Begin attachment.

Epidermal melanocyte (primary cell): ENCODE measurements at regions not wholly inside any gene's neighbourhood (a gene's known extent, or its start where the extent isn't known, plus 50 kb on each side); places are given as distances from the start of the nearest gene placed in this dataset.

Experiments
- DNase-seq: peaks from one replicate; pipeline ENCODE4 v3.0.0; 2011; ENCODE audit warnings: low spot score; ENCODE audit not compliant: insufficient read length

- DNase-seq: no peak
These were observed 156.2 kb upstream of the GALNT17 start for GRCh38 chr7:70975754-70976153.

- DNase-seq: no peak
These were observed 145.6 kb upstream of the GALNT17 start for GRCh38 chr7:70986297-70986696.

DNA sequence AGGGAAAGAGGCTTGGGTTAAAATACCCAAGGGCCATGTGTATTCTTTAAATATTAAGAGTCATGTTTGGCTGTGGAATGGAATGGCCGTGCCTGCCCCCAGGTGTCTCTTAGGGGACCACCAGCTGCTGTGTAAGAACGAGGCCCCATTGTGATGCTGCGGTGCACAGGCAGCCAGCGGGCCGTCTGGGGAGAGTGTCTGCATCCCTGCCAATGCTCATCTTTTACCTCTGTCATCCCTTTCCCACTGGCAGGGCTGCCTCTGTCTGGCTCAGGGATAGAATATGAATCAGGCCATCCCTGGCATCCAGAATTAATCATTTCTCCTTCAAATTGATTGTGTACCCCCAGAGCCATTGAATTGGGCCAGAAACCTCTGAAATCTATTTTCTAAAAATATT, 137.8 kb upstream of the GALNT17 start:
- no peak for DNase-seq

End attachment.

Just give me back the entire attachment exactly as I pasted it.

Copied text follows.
Epidermal melanocyte (primary cell): ENCODE measurements at regions not wholly inside any gene's neighbourhood (a gene's known extent, or its start where the extent isn't known, plus 50 kb on each side); places are given as distances from the start of the nearest gene placed in this dataset.

Experiments
- DNase-seq: peaks from one replicate; pipeline ENCODE4 v3.0.0; 2011; ENCODE audit warnings: low spot score; ENCODE audit not compliant: insufficient read length

- DNase-seq: no peak
These were observed 156.2 kb upstream of the GALNT17 start for GRCh38 chr7:70975754-70976153.

- DNase-seq: no peak
These were observed 145.6 kb upstream of the GALNT17 start for GRCh38 chr7:70986297-70986696.

DNA sequence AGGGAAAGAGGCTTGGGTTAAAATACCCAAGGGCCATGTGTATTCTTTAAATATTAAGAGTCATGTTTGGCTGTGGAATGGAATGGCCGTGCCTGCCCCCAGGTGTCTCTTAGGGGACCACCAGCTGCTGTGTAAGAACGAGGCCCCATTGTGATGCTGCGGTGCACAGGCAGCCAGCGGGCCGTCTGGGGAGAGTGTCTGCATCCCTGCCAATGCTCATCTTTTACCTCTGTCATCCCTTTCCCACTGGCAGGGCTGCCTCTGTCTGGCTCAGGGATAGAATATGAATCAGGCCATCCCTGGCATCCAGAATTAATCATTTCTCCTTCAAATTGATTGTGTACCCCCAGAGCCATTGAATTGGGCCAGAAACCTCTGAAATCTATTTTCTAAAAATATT, 137.8 kb upstream of the GALNT17 start:
- no peak for DNase-seq